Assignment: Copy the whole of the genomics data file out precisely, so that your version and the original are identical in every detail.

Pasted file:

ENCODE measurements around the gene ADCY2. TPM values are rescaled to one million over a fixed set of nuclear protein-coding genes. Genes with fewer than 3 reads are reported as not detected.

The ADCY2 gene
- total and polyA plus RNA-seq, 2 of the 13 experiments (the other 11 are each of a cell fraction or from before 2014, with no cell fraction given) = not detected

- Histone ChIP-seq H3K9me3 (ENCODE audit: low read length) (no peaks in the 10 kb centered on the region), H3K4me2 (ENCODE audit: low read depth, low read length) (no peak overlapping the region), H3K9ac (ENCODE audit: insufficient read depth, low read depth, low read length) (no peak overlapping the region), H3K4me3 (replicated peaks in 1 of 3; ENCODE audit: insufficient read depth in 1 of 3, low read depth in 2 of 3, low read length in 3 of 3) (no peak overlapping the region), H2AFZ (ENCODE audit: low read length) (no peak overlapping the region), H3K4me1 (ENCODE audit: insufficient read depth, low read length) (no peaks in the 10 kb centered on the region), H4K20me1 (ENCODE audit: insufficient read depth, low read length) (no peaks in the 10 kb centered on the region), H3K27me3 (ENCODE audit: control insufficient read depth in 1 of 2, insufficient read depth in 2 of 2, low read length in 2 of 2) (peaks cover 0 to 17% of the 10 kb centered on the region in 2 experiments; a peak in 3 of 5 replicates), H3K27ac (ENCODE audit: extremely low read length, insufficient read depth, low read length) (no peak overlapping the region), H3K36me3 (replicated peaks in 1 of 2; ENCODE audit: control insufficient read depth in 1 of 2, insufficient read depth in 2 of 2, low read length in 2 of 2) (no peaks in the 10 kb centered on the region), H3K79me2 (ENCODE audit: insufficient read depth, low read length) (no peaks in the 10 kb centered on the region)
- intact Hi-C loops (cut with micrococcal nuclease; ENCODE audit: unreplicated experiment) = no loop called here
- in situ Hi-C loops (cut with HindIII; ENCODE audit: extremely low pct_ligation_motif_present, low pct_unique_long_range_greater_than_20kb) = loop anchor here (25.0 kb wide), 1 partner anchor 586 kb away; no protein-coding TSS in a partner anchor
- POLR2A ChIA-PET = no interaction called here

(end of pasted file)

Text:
ENCODE measurements around the gene ADCY2. TPM values are rescaled to one million over a fixed set of nuclear protein-coding genes. Genes with fewer than 3 reads are reported as not detected.

The ADCY2 gene
- total and polyA plus RNA-seq, 2 of the 13 experiments (the other 11 are each of a cell fraction or from before 2014, with no cell fraction given) = not detected

- Histone ChIP-seq H3K9me3 (ENCODE audit: low read length) (no peaks in the 10 kb centered on the region), H3K4me2 (ENCODE audit: low read depth, low read length) (no peak overlapping the region), H3K9ac (ENCODE audit: insufficient read depth, low read depth, low read length) (no peak overlapping the region), H3K4me3 (replicated peaks in 1 of 3; ENCODE audit: insufficient read depth in 1 of 3, low read depth in 2 of 3, low read length in 3 of 3) (no peak overlapping the region), H2AFZ (ENCODE audit: low read length) (no peak overlapping the region), H3K4me1 (ENCODE audit: insufficient read depth, low read length) (no peaks in the 10 kb centered on the region), H4K20me1 (ENCODE audit: insufficient read depth, low read length) (no peaks in the 10 kb centered on the region), H3K27me3 (ENCODE audit: control insufficient read depth in 1 of 2, insufficient read depth in 2 of 2, low read length in 2 of 2) (peaks cover 0 to 17% of the 10 kb centered on the region in 2 experiments; a peak in 3 of 5 replicates), H3K27ac (ENCODE audit: extremely low read length, insufficient read depth, low read length) (no peak overlapping the region), H3K36me3 (replicated peaks in 1 of 2; ENCODE audit: control insufficient read depth in 1 of 2, insufficient read depth in 2 of 2, low read length in 2 of 2) (no peaks in the 10 kb centered on the region), H3K79me2 (ENCODE audit: insufficient read depth, low read length) (no peaks in the 10 kb centered on the region)
- intact Hi-C loops (cut with micrococcal nuclease; ENCODE audit: unreplicated experiment) = no loop called here
- in situ Hi-C loops (cut with HindIII; ENCODE audit: extremely low pct_ligation_motif_present, low pct_unique_long_range_greater_than_20kb) = loop anchor here (25.0 kb wide), 1 partner anchor 586 kb away; no protein-coding TSS in a partner anchor
- POLR2A ChIA-PET = no interaction called here